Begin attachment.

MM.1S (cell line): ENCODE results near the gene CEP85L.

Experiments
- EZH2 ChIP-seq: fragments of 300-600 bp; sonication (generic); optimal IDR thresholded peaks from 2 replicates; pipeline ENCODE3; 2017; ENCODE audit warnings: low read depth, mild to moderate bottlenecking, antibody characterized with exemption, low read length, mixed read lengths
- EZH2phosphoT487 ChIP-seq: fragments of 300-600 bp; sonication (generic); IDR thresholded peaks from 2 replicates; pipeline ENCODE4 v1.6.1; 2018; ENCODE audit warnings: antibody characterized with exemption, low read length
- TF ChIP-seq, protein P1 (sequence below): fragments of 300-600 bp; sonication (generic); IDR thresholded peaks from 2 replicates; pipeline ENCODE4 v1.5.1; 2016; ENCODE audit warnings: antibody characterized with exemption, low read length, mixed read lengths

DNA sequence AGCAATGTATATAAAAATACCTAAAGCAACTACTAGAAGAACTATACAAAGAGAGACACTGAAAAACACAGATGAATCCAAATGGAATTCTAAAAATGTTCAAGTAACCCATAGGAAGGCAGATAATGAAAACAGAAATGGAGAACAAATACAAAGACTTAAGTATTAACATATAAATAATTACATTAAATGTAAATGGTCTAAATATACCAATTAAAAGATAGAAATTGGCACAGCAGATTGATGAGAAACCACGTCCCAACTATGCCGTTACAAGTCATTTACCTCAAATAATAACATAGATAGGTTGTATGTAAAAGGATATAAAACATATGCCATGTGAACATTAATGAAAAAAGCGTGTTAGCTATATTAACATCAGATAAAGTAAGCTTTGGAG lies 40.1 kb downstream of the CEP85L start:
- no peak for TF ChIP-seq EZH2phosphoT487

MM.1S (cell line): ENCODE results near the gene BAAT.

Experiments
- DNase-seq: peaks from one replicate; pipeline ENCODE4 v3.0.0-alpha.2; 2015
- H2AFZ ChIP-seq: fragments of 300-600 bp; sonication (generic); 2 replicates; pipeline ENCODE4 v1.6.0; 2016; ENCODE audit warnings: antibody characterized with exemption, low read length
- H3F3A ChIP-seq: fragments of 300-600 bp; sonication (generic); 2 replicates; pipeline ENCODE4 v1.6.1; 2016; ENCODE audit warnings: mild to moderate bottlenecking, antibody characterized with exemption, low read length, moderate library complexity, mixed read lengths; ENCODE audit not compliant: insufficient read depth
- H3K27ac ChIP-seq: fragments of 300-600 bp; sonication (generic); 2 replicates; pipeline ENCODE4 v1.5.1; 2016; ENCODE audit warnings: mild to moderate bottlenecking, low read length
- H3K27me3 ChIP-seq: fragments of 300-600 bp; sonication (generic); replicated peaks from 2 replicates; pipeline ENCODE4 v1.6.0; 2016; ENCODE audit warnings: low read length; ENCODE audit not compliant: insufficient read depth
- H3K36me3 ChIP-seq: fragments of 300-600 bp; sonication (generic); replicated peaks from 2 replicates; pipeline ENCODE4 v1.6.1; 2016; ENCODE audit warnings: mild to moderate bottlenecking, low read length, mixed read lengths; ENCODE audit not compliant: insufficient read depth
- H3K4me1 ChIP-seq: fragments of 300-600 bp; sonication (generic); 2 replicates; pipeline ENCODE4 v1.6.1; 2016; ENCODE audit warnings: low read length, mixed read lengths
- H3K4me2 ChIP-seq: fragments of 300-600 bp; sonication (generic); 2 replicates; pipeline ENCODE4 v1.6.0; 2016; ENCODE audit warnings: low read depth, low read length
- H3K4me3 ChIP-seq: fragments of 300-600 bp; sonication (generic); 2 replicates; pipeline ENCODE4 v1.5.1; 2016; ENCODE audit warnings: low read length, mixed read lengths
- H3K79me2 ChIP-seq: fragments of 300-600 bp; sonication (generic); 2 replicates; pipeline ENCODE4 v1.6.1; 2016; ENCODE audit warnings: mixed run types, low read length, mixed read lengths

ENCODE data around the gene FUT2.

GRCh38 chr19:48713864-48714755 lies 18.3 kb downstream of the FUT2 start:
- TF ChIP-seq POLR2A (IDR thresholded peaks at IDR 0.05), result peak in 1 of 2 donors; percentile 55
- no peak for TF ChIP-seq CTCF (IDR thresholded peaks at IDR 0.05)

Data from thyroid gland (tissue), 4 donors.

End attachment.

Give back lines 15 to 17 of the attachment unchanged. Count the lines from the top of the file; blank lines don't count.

- H3K36me3 ChIP-seq: fragments of 300-600 bp; sonication (generic); replicated peaks from 2 replicates; pipeline ENCODE4 v1.6.1; 2016; ENCODE audit warnings: mild to moderate bottlenecking, low read length, mixed read lengths; ENCODE audit not compliant: insufficient read depth
- H3K4me1 ChIP-seq: fragments of 300-600 bp; sonication (generic); 2 replicates; pipeline ENCODE4 v1.6.1; 2016; ENCODE audit warnings: low read length, mixed read lengths
- H3K4me2 ChIP-seq: fragments of 300-600 bp; sonication (generic); 2 replicates; pipeline ENCODE4 v1.6.0; 2016; ENCODE audit warnings: low read depth, low read length